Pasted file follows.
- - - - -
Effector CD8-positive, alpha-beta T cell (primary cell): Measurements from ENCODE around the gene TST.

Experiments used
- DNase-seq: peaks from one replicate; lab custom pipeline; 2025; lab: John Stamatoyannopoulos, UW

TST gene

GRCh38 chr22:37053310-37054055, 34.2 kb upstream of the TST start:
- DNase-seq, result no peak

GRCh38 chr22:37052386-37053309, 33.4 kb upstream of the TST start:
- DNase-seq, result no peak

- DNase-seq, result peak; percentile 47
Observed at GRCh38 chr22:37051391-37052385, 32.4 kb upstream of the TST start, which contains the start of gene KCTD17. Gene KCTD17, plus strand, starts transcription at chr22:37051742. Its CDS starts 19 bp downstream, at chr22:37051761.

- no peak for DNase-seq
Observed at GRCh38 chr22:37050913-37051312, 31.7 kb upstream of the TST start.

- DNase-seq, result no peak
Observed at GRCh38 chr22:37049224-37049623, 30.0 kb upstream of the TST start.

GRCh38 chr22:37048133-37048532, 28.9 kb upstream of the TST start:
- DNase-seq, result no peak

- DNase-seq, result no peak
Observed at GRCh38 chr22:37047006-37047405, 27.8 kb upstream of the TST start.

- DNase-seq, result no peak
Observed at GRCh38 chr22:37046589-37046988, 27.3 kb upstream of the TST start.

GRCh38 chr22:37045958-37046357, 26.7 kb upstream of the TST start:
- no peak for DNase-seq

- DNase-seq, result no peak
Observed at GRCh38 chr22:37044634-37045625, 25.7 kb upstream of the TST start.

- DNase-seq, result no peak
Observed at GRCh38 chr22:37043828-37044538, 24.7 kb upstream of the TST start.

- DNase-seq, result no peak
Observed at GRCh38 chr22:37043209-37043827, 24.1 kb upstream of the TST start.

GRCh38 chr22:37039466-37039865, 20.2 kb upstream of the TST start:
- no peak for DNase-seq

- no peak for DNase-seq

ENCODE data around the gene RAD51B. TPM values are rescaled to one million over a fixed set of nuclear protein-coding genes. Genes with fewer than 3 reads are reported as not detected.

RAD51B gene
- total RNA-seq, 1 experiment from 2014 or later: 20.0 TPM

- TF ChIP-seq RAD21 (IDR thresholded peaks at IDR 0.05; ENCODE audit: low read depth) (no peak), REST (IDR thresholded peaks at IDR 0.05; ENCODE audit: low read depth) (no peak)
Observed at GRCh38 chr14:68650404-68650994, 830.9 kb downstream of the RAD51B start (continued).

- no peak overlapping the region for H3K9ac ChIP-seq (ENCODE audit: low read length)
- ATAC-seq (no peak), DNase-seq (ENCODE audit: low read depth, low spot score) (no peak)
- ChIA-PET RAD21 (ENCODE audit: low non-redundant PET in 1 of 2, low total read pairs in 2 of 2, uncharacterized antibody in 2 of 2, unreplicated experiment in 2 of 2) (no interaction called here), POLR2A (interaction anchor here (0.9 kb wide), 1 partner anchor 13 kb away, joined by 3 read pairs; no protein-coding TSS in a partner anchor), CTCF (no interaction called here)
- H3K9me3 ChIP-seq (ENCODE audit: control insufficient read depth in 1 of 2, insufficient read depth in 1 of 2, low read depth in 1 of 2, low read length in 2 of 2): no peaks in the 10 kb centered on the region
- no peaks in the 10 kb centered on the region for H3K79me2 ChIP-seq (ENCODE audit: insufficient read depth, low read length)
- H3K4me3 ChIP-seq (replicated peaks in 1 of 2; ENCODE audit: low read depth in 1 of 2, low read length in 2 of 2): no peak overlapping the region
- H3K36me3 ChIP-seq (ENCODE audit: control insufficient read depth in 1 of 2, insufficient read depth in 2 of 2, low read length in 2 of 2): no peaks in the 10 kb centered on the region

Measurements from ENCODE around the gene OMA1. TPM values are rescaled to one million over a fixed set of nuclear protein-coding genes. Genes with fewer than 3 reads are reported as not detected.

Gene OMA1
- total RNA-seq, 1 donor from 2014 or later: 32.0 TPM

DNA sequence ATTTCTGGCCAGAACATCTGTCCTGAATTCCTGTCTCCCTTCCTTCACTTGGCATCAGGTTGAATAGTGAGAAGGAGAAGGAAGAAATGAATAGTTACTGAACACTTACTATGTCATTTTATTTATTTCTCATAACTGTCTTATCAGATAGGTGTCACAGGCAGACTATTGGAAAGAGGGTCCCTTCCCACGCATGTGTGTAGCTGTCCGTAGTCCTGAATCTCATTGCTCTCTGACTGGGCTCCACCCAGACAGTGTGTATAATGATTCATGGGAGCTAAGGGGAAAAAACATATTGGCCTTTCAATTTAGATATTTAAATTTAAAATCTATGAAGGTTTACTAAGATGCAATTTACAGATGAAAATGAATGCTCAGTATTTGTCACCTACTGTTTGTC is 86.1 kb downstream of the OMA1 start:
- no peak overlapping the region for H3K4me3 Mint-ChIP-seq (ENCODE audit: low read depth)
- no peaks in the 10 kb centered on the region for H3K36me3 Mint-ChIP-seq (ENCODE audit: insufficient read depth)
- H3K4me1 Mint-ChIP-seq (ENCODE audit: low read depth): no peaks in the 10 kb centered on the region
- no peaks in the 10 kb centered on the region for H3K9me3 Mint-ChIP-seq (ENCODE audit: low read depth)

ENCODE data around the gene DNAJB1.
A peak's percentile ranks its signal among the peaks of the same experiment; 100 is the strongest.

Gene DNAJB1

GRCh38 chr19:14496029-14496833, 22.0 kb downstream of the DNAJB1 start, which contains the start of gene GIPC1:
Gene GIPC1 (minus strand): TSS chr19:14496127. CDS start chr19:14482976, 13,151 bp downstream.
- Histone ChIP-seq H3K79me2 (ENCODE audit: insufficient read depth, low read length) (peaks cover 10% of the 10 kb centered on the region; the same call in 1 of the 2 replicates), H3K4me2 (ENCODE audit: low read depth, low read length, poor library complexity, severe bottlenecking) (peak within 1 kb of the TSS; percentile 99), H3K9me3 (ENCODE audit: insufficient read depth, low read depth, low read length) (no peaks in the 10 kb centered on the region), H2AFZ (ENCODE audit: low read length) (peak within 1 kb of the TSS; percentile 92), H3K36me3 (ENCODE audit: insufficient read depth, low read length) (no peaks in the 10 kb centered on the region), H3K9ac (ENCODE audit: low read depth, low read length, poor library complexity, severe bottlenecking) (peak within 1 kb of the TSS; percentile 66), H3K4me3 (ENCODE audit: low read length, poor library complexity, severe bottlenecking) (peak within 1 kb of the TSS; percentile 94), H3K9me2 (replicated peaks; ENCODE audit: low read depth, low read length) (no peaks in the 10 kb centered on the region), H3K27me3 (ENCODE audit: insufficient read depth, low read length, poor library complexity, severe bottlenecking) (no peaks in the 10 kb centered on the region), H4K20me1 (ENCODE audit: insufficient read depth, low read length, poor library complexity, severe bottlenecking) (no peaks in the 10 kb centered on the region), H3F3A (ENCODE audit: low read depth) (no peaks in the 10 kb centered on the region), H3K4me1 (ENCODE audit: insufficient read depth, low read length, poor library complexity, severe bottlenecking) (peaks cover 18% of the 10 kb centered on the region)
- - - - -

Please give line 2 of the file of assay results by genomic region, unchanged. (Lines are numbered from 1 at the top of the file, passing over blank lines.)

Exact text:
Experiments used